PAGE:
Borderline Personality Disorder

Borderline Personality Disorder

There are more than 3 million people diagnosed with BPD in the US every year

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What Is It?

A condition characterized by difficulties regulating emotion. This means that people who experience BPD feel emotions intensely and for extended periods of time, and it is harder for them to return to a stable baseline after an emotionally triggering event.

The Science Behind It

In addition to environmental factors — such as a history of child abuse or neglect — borderline personality disorder may be linked to:

  • Genetics. Some studies of twins and families suggest that personality disorders may be inherited or strongly associated with other mental health disorders among family members.
  • Brain abnormalities. Some research has shown changes in certain areas of the brain involved in emotion regulation, impulsivity and aggression. In addition, certain brain chemicals that help regulate mood, such as serotonin, may not function properly.

Brain cans revealed that in many people with BPD, 3 parts of the brain were either smaller than expected or had unusual levels of activity. These parts were:

  • The amygdala – which plays an important role in regulating emotions, especially the more "negative" emotions, such as fear, aggression and anxiety
  • The hippocampus – which helps regulate behaviour and self-control
  • the orbitofrontal cortex – which is involved in planning and decision making

It's thought that many people with BPD have something wrong with the neurotransmitters in their brain, particularly serotonin.Neurotransmitters are "messenger chemicals" used by your brain to transmit signals between brain cells. Altered levels of serotonin have been linked to depression, aggression and difficulty controlling destructive urges.

Warning Signs

  • Frantic efforts to avoid real or imagined abandonment by friends and family.
  • Unstable personal relationships that alternate between idealization (“I’m so in love!”) and devaluation (“I hate her”). This is also sometimes known as "splitting."
  • Distorted and unstable self-image, which affects moods, values, opinions, goals and relationships.
  • Impulsive behaviors that can have dangerous outcomes, such as excessive spending, unsafe sex, reckless driving, or misuse or overuse of substances.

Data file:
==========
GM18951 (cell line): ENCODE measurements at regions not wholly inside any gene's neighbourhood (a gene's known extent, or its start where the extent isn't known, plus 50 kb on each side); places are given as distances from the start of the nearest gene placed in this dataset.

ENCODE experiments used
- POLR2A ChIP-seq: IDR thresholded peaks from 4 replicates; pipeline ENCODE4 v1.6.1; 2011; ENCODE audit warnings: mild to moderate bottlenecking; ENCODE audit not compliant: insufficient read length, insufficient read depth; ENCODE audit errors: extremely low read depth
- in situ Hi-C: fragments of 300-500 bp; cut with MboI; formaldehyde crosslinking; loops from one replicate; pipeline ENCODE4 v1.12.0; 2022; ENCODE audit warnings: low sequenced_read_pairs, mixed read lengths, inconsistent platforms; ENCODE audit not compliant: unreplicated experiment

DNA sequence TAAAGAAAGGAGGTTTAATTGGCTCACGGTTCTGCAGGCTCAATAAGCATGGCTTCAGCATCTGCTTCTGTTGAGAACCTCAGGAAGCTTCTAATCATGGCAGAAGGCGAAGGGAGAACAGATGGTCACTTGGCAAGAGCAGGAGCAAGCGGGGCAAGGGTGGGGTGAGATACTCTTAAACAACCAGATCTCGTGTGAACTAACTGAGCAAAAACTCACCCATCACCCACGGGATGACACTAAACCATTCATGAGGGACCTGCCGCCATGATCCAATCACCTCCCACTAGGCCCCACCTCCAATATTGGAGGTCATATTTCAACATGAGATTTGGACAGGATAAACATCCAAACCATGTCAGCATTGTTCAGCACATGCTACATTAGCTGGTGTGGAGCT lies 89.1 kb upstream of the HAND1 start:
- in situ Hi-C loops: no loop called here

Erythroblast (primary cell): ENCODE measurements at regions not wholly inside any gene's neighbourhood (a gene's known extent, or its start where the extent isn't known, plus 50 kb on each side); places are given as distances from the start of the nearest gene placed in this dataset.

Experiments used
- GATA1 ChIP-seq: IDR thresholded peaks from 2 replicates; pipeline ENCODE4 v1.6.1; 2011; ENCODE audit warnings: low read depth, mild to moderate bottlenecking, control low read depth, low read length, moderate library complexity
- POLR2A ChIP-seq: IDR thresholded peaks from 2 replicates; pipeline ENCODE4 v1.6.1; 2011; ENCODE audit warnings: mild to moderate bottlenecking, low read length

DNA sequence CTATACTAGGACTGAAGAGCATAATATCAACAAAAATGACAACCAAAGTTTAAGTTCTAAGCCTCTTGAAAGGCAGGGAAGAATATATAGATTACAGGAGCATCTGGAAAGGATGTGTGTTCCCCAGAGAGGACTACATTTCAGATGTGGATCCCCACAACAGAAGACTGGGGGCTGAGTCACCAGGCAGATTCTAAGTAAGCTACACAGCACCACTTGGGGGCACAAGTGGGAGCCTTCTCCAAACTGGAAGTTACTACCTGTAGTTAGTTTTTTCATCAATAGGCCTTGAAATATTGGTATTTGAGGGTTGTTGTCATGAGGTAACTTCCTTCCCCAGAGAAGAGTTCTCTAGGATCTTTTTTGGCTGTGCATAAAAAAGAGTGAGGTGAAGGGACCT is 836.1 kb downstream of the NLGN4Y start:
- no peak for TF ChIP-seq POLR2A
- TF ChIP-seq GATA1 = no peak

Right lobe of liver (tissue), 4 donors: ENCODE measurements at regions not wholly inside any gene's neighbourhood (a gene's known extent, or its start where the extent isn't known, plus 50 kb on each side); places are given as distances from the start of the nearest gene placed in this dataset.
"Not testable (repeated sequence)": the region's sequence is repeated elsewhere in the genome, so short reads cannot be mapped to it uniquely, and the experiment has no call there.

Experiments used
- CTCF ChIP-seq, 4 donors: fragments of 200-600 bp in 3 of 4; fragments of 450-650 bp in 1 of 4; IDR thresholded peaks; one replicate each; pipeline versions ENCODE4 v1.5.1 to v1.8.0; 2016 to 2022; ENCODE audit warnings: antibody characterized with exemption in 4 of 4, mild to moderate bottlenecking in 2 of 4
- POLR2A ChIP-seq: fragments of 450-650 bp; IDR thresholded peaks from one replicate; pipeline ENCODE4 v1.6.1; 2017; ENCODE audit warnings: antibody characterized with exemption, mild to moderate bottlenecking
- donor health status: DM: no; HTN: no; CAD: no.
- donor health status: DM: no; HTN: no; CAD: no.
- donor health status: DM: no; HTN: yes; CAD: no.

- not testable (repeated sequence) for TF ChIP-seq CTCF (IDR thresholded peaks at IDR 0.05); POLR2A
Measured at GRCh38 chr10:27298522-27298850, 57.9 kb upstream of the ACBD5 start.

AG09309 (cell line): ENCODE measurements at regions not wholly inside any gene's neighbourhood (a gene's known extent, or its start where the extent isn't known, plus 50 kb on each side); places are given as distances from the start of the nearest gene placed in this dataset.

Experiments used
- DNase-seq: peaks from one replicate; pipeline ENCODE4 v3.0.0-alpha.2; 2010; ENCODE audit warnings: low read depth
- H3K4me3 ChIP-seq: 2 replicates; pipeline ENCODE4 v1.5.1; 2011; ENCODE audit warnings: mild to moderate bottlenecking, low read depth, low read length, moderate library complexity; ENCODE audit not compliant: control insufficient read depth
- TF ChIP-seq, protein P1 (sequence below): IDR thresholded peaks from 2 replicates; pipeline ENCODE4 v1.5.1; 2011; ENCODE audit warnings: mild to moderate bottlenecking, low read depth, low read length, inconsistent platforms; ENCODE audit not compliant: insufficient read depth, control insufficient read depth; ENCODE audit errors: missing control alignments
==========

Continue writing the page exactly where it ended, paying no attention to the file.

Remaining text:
• Self-harming behavior including suicidal threats or attempts.
  • Periods of intense depressed mood, irritability or anxiety lasting a few hours to a few days.
  • Chronic feelings of boredom or emptiness.
  • Inappropriate, intense or uncontrollable anger—often followed by shame and guilt.
  • Dissociative feelings—disconnecting from your thoughts or sense of identity or “out of body” type of feelings—and stress-related paranoid thoughts. Severe cases of stress can also lead to brief psychotic episodes.

Common Misconceptions

BPD is not treatable

BPD is often treated with a combination of medication and psychotherapy

All people with BPD are victims of childhood abuse

The cause of BPD is generally seen as a combination of biological and environmental factors, rather than linked to any one cause.

Treatments

  • Psychotherapy—such as dialectical behavioral therapy (DBT), cognitive behavioral therapy (CBT) and psychodynamic psychotherapy—is the first line of choice for BPD. Learning ways to cope with emotional dysregulation in a therapeutic setting is often the key to long-term improvement for those experiencing BPD.
  • Medications may be instrumental to a treatment plan, but there is no one medication specifically made to treat the core symptoms of BPD. Rather, several medications can be used off-label to treat various symptoms. For example, mood stabilizers and antidepressants help with mood swings and dysphoria. And for some, low-dose antipsychotic medication may help control symptoms such as disorganized thinking.
  • Short-term hospitalization may be necessary during times of extreme stress, and/or impulsive or suicidal behavior to ensure safety.

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Medical Disclaimer: Brain Health Bootcamp aims to promote education and awareness of mental health conditions among adolescents, families, and educators. We publish material that is researched, cited, and drawn from sources reviewed by licensed medical professionals. The information we provide is not intended to be a substitute for professional medical advice, diagnosis or treatment. It should not be used in place of the advice of your physician or other qualified healthcare provider.